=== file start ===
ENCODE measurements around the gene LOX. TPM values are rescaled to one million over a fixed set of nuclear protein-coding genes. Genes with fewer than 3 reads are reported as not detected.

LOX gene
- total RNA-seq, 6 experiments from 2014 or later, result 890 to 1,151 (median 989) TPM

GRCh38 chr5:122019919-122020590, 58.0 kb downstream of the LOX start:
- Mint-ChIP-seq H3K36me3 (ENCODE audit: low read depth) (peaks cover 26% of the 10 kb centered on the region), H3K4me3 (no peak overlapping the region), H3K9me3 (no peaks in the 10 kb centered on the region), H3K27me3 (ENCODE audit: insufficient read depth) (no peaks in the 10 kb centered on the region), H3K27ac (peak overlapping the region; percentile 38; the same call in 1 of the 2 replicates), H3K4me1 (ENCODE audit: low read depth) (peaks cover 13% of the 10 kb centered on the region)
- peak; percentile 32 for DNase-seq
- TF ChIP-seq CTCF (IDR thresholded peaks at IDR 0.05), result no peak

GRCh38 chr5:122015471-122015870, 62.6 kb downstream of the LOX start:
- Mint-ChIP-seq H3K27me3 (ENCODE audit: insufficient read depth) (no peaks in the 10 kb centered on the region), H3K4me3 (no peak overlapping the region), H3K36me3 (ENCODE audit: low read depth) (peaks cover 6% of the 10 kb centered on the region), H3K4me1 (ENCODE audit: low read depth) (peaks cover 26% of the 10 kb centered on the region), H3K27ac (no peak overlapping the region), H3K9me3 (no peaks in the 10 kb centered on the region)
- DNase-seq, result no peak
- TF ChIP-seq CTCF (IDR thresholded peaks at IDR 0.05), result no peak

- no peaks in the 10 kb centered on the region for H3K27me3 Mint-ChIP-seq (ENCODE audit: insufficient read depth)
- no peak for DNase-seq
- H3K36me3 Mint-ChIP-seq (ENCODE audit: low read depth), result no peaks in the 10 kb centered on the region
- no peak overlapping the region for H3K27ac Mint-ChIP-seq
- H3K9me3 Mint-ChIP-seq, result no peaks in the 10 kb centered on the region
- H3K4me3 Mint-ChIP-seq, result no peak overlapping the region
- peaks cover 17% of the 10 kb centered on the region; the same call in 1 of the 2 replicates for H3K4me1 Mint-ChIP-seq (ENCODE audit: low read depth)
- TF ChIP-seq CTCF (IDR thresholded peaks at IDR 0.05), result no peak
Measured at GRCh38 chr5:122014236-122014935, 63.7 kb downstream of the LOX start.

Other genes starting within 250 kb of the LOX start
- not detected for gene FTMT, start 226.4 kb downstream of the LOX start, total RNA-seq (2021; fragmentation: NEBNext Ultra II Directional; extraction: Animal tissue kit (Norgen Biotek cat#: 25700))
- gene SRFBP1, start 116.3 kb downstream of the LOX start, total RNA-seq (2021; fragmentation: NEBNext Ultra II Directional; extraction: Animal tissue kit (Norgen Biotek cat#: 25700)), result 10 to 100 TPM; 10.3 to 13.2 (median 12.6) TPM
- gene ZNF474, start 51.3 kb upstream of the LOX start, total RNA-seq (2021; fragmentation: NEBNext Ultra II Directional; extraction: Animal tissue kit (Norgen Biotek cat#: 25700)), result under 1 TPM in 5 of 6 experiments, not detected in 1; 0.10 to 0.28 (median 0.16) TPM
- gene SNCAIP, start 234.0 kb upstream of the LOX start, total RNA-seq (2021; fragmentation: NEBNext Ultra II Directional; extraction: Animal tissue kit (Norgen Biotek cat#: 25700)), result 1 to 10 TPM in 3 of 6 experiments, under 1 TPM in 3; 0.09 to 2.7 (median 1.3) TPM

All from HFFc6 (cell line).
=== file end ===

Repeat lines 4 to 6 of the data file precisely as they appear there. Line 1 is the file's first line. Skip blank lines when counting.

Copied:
GRCh38 chr5:122019919-122020590, 58.0 kb downstream of the LOX start:
- Mint-ChIP-seq H3K36me3 (ENCODE audit: low read depth) (peaks cover 26% of the 10 kb centered on the region), H3K4me3 (no peak overlapping the region), H3K9me3 (no peaks in the 10 kb centered on the region), H3K27me3 (ENCODE audit: insufficient read depth) (no peaks in the 10 kb centered on the region), H3K27ac (peak overlapping the region; percentile 38; the same call in 1 of the 2 replicates), H3K4me1 (ENCODE audit: low read depth) (peaks cover 13% of the 10 kb centered on the region)
- peak; percentile 32 for DNase-seq